We inferred the pronunciation based on the 104 multilingual SAMPA phone set. We found that all-train-utterances based lexicon covers 40 phones out of the 104 phones. Twenty-seven out of the inferred 40 phones belong to or shared to English SAMPA phone set, while 13 are borrowed from other languages. We were not able to carry out lexical level validation using LEV and PRR measures, as PhoneBook lexicon and SpeechDat(II) lexicon are based on two different Bets. It was not possible to map all the phones precisely, especially multilingual phones. Table 7 presents some examples of the phonetic inference in PhoneBook Bet for the monolingual case and SAMPA Bet for the multilingual case. We can observe that, unlike monolingual inference, the multilingual phone inference is somewhat noisy. This is potentially due to the mismatch in the database conditions. Compensating such differences and the Bet differences to further investigate the use of multilingual resources is part of our future study.

5. Sign Language Study

In this section, we validate the proposed approach on sign language. We limited the investigations to hand movement and hand shape information, as extraction of non-manual features such as mouthing or facial expressions is still an open research problem [2,55]. In particular, we focused on deriving hand movement subunits and study their modeling with and without hand shape information.

5.1. Experimental Setup

As part of validation, we conducted signer-independent automatic sign language recognition (SLR) and synthesis of hand movement information from the resulting models. The study was conducted on the SMILE Swiss German Sign Language database using hand movement information. Speech technologies based approaches benefit from the idea that subword units such as phones can be shared across languages [43]. In the spoken language part, we used that capability in the study using auxiliary multilingual resources. We took inspiration from that to investigate: Whether the derived hand movement subunits exhibit similar desirable characteristics? For that, we used Turkish sign language data to perform cross-lingual sign language processing experiments.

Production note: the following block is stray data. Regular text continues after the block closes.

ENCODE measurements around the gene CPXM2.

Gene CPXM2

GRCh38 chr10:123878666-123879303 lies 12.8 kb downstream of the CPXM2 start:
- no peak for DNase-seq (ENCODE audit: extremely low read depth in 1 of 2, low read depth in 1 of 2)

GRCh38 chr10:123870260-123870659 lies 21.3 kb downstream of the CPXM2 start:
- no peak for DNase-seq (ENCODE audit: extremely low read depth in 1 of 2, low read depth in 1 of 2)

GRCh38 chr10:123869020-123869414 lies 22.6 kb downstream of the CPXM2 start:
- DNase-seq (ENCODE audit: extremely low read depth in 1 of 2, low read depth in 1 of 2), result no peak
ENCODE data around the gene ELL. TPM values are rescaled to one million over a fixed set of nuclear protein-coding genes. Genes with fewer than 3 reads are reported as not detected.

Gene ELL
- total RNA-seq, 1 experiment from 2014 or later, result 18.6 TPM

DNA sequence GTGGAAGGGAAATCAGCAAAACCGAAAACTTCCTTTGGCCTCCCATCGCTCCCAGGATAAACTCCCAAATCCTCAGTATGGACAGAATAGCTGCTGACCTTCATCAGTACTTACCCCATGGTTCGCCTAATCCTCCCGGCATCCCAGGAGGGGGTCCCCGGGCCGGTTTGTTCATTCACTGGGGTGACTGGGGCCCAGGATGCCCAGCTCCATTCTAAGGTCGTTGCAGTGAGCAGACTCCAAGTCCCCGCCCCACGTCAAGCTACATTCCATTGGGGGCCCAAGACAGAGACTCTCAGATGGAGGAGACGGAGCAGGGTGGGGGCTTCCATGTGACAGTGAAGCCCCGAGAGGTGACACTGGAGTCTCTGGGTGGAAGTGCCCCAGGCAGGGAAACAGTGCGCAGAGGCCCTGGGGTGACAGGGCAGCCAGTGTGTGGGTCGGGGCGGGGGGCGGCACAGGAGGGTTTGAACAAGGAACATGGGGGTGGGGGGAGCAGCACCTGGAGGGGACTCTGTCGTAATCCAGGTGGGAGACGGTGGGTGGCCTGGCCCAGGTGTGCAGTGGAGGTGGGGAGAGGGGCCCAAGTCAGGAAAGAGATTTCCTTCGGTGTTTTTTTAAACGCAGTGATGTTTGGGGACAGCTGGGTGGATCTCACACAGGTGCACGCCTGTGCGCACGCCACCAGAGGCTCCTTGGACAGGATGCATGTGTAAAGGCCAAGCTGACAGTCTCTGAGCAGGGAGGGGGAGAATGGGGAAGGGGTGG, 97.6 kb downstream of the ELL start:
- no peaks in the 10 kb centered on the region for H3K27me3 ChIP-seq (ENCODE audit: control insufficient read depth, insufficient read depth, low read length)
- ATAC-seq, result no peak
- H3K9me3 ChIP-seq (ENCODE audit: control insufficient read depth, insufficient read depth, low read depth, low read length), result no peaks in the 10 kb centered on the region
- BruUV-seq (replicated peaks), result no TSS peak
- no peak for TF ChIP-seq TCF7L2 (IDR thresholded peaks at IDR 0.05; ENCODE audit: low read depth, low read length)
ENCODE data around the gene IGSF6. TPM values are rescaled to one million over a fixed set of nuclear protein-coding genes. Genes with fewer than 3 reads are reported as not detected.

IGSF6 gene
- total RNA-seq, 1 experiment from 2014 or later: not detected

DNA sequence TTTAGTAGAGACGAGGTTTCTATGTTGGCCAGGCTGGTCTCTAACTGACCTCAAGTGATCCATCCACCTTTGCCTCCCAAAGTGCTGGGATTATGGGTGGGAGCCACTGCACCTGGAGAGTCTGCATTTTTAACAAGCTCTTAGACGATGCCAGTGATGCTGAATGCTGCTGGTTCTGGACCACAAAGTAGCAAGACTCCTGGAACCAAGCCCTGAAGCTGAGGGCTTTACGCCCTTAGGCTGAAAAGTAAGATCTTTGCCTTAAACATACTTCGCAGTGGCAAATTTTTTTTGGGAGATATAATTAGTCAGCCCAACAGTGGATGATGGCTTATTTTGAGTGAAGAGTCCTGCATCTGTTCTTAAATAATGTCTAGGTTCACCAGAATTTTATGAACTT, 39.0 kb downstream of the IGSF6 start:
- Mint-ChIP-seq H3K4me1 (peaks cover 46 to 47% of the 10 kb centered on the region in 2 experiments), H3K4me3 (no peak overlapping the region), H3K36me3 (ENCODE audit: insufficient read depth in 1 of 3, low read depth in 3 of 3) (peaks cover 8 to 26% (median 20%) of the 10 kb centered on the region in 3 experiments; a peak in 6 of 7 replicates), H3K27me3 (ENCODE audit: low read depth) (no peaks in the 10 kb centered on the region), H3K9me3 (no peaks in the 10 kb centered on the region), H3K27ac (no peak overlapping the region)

5.1.1. Database

The large-scale SMILE Swiss German Sign Language Dataset [56] was created in the context of developing an assessment system for lexical signs of Swiss German Sign Language (DSGS) (Deutschschweizerische Gebärdensprache). It contains 11 adult signers and 19 adult L2 learners which produced 100 isolated signs of a DSGS vocabulary production test. Each sign was performed three times and only the second pass was manually annotated. The SMILE dataset was collected with the Microsoft Kinect v2 sensor and the high speed and high resolution GoPro video cameras. The SMILE dataset provides the color videos, depth maps, user masks and 3D pose information obtained from the Kinect, and the body pose, facial landmarks, and hand pose information extracted using the deep-learning-based key point detection library OpenPose.